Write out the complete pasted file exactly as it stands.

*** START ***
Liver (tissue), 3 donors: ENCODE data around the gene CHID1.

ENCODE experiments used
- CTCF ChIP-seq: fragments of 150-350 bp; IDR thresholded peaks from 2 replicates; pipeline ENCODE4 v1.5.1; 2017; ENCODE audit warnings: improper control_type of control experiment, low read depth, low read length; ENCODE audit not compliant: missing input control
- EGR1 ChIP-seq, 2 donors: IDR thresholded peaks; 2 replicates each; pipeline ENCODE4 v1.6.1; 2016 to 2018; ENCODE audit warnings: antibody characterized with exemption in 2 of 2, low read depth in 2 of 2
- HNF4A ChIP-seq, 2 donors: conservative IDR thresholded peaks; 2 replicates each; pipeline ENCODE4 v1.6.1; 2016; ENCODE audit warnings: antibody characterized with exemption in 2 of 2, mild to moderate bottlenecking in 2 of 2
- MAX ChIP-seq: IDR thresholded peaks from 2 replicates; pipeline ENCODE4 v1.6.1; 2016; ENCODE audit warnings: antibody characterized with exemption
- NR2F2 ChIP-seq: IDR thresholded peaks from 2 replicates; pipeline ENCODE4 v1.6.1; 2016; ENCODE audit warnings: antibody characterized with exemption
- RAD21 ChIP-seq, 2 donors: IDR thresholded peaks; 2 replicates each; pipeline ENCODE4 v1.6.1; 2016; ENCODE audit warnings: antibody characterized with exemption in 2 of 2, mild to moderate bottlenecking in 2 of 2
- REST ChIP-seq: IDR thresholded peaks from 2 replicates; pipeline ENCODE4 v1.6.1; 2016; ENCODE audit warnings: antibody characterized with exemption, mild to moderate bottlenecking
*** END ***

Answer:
Liver (tissue), 3 donors: ENCODE data around the gene CHID1.

ENCODE experiments used
- CTCF ChIP-seq: fragments of 150-350 bp; IDR thresholded peaks from 2 replicates; pipeline ENCODE4 v1.5.1; 2017; ENCODE audit warnings: improper control_type of control experiment, low read depth, low read length; ENCODE audit not compliant: missing input control
- EGR1 ChIP-seq, 2 donors: IDR thresholded peaks; 2 replicates each; pipeline ENCODE4 v1.6.1; 2016 to 2018; ENCODE audit warnings: antibody characterized with exemption in 2 of 2, low read depth in 2 of 2
- HNF4A ChIP-seq, 2 donors: conservative IDR thresholded peaks; 2 replicates each; pipeline ENCODE4 v1.6.1; 2016; ENCODE audit warnings: antibody characterized with exemption in 2 of 2, mild to moderate bottlenecking in 2 of 2
- MAX ChIP-seq: IDR thresholded peaks from 2 replicates; pipeline ENCODE4 v1.6.1; 2016; ENCODE audit warnings: antibody characterized with exemption
- NR2F2 ChIP-seq: IDR thresholded peaks from 2 replicates; pipeline ENCODE4 v1.6.1; 2016; ENCODE audit warnings: antibody characterized with exemption
- RAD21 ChIP-seq, 2 donors: IDR thresholded peaks; 2 replicates each; pipeline ENCODE4 v1.6.1; 2016; ENCODE audit warnings: antibody characterized with exemption in 2 of 2, mild to moderate bottlenecking in 2 of 2
- REST ChIP-seq: IDR thresholded peaks from 2 replicates; pipeline ENCODE4 v1.6.1; 2016; ENCODE audit warnings: antibody characterized with exemption, mild to moderate bottlenecking